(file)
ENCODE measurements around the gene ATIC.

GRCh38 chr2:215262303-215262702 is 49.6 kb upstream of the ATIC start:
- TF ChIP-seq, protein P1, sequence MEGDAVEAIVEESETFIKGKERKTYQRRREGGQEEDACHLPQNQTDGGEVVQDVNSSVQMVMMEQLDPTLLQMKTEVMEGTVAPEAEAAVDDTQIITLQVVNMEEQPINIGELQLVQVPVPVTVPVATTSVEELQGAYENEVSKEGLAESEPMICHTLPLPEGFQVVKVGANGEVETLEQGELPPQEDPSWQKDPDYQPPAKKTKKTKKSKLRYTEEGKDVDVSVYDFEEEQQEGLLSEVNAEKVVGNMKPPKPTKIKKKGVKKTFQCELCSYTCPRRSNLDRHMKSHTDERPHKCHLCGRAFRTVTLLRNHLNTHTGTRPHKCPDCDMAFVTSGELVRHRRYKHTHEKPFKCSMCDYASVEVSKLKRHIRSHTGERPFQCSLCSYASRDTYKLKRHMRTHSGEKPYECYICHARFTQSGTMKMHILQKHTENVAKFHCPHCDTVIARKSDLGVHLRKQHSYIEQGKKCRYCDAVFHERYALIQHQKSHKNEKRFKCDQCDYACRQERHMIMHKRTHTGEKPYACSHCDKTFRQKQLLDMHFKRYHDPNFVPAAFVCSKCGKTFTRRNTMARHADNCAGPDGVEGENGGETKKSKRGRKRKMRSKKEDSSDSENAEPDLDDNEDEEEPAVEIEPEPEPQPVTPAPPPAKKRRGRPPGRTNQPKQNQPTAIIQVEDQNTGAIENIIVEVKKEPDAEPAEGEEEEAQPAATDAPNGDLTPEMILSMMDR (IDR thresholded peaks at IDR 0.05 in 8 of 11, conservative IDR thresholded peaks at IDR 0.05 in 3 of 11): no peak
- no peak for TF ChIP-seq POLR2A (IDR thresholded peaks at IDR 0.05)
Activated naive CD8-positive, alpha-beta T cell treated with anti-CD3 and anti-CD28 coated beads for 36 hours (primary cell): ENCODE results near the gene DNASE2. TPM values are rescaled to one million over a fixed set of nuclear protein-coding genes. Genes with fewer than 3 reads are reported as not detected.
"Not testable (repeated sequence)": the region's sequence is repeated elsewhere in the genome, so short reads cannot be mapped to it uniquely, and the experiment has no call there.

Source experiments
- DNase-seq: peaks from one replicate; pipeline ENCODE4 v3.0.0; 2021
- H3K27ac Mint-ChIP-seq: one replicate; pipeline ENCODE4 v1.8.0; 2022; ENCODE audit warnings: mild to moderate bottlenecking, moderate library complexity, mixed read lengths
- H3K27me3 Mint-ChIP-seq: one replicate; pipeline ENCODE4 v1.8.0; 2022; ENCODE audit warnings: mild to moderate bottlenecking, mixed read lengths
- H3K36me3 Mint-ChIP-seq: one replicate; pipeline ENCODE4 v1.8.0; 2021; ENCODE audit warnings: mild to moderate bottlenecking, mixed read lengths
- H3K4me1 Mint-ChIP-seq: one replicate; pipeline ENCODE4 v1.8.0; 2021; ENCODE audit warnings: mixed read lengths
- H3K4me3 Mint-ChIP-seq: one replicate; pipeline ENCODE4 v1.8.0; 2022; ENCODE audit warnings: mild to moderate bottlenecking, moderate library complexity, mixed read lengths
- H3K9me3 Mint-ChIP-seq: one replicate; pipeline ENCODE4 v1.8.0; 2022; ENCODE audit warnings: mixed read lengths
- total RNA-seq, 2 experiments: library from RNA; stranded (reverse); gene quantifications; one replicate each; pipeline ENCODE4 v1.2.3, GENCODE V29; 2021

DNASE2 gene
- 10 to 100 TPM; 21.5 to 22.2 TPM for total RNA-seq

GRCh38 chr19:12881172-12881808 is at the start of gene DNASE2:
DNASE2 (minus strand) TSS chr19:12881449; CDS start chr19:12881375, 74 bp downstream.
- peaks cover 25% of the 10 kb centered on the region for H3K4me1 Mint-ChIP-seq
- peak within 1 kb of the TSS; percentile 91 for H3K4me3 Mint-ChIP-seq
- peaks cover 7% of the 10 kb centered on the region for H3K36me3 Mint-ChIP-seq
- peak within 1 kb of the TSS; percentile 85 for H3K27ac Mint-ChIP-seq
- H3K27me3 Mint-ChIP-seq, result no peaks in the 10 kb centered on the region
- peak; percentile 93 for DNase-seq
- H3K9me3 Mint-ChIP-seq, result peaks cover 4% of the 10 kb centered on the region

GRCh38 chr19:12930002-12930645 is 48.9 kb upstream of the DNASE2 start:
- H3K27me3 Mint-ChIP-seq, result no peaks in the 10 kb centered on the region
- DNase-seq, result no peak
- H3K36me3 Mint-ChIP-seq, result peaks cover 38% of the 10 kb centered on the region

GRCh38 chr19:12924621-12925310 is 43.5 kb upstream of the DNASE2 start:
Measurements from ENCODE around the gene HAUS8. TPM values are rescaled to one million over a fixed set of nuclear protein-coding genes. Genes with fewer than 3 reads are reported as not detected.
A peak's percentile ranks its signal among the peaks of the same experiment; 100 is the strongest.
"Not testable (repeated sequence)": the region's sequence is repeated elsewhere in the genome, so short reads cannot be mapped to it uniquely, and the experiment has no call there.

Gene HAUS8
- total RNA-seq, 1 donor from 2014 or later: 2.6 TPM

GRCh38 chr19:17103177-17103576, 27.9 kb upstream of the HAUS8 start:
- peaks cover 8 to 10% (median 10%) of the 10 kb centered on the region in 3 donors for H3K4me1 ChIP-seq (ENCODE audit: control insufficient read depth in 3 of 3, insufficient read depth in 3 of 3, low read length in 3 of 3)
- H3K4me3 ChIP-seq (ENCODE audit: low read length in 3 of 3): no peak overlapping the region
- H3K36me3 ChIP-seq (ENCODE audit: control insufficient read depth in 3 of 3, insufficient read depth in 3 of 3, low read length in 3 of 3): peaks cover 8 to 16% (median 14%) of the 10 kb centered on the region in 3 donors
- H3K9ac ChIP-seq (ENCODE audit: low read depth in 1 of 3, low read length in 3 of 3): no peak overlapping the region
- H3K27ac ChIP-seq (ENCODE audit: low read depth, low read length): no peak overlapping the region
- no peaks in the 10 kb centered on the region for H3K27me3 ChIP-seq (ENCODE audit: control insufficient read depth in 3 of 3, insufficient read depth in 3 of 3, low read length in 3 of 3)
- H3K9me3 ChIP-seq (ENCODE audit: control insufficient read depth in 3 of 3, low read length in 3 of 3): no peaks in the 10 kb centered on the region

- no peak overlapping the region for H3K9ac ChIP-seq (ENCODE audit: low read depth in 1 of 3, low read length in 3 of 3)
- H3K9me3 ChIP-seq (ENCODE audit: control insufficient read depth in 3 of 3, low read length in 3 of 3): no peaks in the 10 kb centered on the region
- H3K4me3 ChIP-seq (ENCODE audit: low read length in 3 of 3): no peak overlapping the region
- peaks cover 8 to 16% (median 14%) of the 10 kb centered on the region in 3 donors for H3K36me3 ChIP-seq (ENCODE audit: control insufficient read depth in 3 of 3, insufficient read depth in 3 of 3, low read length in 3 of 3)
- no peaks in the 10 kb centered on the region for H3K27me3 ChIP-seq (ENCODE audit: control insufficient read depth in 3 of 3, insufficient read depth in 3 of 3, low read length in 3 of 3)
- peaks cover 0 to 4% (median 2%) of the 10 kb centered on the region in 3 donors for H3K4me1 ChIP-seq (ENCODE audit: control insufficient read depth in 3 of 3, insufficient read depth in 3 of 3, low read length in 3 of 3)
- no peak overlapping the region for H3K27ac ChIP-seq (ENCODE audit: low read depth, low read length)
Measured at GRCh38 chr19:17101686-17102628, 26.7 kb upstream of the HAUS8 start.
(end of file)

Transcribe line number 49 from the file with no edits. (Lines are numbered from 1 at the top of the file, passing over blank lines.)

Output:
- no peaks in the 10 kb centered on the region for H3K27me3 ChIP-seq (ENCODE audit: control insufficient read depth in 3 of 3, insufficient read depth in 3 of 3, low read length in 3 of 3)